On June 19, 2014, the State of Florida executed John Ruthell Henry, rounding out a 24 hour period where three different executions took place in the United States -- the first executions since that horrible event back in April, where Oklahoma's lethal execution went terribly wrong.
The United States Supreme Court declined to act in any last-minute blocking of the June 19th execution, despite concern by many that Henry was not mentally competent to undergo capital punishment. (See our earlier post, "Will Florida Execute John Ruthell Henry Next Week?".)
Apparently, lethal injections are still going strong in the United States despite what happened in April -- and regardless of the controversy over using these drugs as ways to kill people.
Now that the Supreme Court of the United States has ruled that Florida’s method of deciding if someone can or cannot be executed if they suffer from a mental disability has been ruled unconstitutional (read our posts on Hall v. Florida here), many people may assume that it’s automatic that Death Row inmates with mental disabilities will be spared execution.
You’d be wrong.
Florida Death Row Inmate John Ruthell Henry – Mental State Bars Execution?
Right now, John Henry sits on Florida Death Row, having been convicted and sentenced to die for the three homicides, including the murder of his wife and and her son. His lawyers are arguing that Henry’s mental state precludes execution – that Henry suffers from hallucinations, delusions, and is not mentally sane.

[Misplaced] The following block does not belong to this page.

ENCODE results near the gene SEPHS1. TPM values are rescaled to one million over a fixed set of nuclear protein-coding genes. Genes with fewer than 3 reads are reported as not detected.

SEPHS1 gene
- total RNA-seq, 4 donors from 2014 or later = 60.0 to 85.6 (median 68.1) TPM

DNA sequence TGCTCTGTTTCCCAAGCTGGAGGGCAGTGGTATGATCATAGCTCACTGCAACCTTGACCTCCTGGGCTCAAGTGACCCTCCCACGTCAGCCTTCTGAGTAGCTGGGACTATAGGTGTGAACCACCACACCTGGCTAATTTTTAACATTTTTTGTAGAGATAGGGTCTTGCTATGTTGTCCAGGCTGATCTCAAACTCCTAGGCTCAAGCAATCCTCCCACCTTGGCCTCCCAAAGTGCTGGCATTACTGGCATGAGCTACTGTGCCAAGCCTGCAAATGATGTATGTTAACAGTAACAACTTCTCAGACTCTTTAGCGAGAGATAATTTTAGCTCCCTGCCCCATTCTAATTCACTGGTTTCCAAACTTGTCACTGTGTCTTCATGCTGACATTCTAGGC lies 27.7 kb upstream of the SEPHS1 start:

He is scheduled to die next Wednesday.
Florida Governor Rick Scott Orders Evaluation
On May 2, 2014, Florida Governor Rick Scott signed the death warrant allowing Mr. Henry’s capital punishment to proceed. See the Florida Capital Resource Center’s Active Warrants Page here.
On May 14th, Gov. Scott changed things with his Executive Order where Scott appointed 3 doctors to examine Henry to decide his current mental state.
Florida Supreme Court Denies Appeal
Today, the Florida Supreme Court denied an appeal filed by John Ruthell Henry’s counsel, based upon the SCOTUS Hall v. Florida precedent, which argued that Henry should not be executed because he is intellectually disabled and the Eighth Amendment therefore bars the death penalty.
The Florida High Court determined that since “intellectual disability” involves "significantly subaverage general functioning" and John Henry can communicate, is able to form relationships, and more, he does not meet the “intellectual disability” legal standard and this cannot form the basis of thwarting capital punishment in his situation.
John Henry faces an execution by the State of Florida next Wednesday, June 18, at 6 p.m. -- Will this happen?